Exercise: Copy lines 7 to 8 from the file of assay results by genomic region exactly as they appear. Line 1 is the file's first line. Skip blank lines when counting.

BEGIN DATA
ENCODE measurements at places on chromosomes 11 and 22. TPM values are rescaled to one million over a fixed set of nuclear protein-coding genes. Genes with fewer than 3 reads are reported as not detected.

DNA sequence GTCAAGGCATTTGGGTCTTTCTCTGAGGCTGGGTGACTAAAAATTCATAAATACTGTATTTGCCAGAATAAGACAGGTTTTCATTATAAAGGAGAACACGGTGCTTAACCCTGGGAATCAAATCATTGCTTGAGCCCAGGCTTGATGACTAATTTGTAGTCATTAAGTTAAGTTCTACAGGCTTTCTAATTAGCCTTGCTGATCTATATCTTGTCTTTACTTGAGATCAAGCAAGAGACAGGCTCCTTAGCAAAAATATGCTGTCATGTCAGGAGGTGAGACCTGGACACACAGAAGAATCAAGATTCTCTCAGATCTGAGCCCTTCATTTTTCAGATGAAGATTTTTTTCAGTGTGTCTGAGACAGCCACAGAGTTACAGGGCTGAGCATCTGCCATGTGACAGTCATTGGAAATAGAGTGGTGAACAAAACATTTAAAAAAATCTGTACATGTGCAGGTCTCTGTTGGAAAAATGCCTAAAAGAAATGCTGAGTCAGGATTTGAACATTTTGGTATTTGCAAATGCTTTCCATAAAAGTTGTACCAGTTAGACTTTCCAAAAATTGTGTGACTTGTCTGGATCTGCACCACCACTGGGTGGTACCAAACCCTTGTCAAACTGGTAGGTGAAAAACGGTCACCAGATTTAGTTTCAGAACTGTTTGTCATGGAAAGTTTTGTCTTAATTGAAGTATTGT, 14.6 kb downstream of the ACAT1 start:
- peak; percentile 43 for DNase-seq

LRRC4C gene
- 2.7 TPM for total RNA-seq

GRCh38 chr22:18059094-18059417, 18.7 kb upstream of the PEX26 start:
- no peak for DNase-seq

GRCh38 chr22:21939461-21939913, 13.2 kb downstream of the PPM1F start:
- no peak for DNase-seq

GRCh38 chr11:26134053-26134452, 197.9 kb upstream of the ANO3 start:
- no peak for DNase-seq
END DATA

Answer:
- no peak for DNase-seq

GRCh38 chr22:21939461-21939913, 13.2 kb downstream of the PPM1F start: